A 19 year old woman pregnant with her first child came to me after having seen a doctor several times. He had done vaginal exams and hadn't found anything unusual. Among the usual things I tell pregnant moms, I recommended perineal massage each night beginning five to seven weeks before the baby is due. She called me after the first time she and her husband tried it saying, "Brenda, I have two vaginas!" I asked her to come the next day and let me check so I could see what might be confusing her.
Upon examination I caught something between my fingers. I got out my speculum and sure enough something in there prevented me from moving freely. I turned to my Tabor's Medical Dictionary and looked up hymen. I didn't really know what they look like, and to my surprise I found there are several kinds of hymens. The kind she had is described as "Buffers--hymen with two parallel openings with a thick septum between." It is hard to explain what it looked like. It is best described as a thick membrane attached to the upper and lower vaginal opening, with an opening on each side and open behind so that you could wrap your finger around it.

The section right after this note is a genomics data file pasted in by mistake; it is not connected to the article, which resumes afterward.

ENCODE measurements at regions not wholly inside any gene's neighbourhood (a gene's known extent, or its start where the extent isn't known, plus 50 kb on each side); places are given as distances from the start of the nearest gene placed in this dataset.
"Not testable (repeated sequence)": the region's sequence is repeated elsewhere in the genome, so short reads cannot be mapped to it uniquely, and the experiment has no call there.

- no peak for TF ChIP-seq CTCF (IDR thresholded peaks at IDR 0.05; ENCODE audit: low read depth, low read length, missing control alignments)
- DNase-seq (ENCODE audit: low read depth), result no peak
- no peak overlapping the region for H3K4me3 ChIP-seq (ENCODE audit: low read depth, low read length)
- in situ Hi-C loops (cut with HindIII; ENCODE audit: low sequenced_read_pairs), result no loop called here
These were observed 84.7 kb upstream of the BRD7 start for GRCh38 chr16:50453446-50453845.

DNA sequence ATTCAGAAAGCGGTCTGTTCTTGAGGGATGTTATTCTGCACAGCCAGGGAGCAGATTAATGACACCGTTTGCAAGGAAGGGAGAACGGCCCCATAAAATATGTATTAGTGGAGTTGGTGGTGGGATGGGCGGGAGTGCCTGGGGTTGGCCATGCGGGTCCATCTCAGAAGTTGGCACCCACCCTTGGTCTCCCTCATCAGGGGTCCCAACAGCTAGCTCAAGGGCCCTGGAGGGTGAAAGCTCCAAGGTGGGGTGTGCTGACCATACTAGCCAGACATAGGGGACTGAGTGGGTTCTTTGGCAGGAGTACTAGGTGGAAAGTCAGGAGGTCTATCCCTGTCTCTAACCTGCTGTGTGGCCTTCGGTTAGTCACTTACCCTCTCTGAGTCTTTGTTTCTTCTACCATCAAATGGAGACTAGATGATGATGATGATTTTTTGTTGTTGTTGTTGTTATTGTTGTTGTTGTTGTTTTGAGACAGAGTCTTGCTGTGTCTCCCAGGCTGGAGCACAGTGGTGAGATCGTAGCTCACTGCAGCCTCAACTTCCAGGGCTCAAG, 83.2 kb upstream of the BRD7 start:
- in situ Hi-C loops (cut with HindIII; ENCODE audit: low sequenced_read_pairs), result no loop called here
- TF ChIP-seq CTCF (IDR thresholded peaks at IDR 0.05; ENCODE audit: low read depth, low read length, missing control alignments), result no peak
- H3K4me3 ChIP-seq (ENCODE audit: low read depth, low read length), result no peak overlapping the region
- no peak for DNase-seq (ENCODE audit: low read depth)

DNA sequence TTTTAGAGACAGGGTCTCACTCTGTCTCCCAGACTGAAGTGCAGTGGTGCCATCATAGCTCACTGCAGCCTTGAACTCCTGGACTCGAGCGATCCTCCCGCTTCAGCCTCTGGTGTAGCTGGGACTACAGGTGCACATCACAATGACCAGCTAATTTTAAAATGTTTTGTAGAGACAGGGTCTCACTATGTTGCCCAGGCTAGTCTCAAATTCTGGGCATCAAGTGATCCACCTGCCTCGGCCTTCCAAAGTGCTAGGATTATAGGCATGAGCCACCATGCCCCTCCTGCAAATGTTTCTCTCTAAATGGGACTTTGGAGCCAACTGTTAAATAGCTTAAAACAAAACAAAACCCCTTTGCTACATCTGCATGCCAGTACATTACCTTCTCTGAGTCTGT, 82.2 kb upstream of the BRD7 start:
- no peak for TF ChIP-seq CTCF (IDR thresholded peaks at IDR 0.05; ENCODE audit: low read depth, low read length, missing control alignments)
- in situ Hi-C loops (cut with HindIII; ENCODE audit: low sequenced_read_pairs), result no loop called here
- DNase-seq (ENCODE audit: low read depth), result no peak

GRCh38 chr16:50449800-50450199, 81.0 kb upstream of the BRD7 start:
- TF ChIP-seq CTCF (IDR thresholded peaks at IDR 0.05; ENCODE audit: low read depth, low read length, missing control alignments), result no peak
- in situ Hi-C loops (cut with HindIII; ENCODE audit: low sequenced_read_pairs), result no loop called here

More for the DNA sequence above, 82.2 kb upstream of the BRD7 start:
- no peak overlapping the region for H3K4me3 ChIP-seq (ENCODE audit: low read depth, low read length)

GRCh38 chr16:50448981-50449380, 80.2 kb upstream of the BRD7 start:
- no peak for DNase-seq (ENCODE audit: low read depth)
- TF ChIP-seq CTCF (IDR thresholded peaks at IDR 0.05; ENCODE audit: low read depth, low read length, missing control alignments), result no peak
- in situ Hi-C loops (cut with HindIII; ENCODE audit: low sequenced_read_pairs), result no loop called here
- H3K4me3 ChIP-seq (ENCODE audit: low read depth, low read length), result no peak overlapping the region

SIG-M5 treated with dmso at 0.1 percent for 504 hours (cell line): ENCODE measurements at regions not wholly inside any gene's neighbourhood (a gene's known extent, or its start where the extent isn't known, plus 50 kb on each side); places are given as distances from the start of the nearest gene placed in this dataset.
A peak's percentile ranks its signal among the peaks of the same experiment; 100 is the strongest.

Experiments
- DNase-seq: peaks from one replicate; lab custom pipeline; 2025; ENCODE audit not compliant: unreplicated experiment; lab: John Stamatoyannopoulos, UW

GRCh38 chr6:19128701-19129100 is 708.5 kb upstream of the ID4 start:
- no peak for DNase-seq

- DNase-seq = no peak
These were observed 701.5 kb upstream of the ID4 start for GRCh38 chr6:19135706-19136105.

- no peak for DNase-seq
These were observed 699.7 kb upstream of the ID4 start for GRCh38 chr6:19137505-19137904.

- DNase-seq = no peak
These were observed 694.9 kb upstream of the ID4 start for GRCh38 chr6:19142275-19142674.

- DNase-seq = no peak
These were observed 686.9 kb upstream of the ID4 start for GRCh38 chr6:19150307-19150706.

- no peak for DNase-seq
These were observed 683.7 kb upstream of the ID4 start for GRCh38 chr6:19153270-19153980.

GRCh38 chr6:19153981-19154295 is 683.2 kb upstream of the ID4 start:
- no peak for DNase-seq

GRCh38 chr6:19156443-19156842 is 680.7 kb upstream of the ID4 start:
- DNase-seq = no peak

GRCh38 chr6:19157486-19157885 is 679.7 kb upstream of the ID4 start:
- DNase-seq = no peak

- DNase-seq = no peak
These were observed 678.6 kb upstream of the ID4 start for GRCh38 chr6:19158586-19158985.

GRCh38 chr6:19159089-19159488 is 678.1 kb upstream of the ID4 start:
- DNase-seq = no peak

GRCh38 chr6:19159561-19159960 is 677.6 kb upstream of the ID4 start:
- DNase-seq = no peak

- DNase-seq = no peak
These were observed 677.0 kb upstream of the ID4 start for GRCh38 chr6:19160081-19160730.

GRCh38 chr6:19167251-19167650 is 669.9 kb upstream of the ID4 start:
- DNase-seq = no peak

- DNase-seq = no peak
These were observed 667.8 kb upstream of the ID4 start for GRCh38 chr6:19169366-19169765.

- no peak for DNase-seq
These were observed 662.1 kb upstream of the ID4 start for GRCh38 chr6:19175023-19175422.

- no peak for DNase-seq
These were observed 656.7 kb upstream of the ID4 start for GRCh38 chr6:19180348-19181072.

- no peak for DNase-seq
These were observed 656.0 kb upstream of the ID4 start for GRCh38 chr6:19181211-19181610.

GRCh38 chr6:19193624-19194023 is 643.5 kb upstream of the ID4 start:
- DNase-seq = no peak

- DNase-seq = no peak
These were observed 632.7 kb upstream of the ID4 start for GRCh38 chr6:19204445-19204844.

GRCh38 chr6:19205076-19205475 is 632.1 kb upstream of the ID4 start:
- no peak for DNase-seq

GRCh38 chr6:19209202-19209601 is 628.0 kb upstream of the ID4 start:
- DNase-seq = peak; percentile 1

I had never seen or heard of this before so I called my good friend who is also the midwife who trained me. I asked her what I should do and if she had heard of this before. She told me to let it be, that in childbirth it would either tear or move to one side or the other and baby would come through.
I did just that. In labor as she was pushing and as the head started to crown I tried to get the hymen to go to one side. It did, but it was too tight for baby to pass through. I tried to get it to break with baby pressing against it, but it was just too thick, so I told her I was going to have to cut it. As soon as I did, baby slid right out. She bled from the bottom part of the hymen, which I assumed was due to pressure against it, because as soon as baby was born the bleeding stopped.
I was told by a doctor the only thing that could be done is cut it short but if it does not bother her to leave it alone. When I checked her nine days after the birth it had almost completely gone away. It still amazes me that the hymen was still there during her pregnancy, but according to Tabor's it is folklore that whether the hymen is broken or not determines whether or not a woman is a virgin, and that women can in fact become pregnant if it is still intact.
My midwife friend said it is possible that during intercourse her husband's penis went through on the one side and maybe again on the other side. After seeing how thick it was, I believe her.
-Brenda Capps, DEM
Reprinted from Midwifery Today E-News (Vol 2 Issue 2, Jan 14, 2000)
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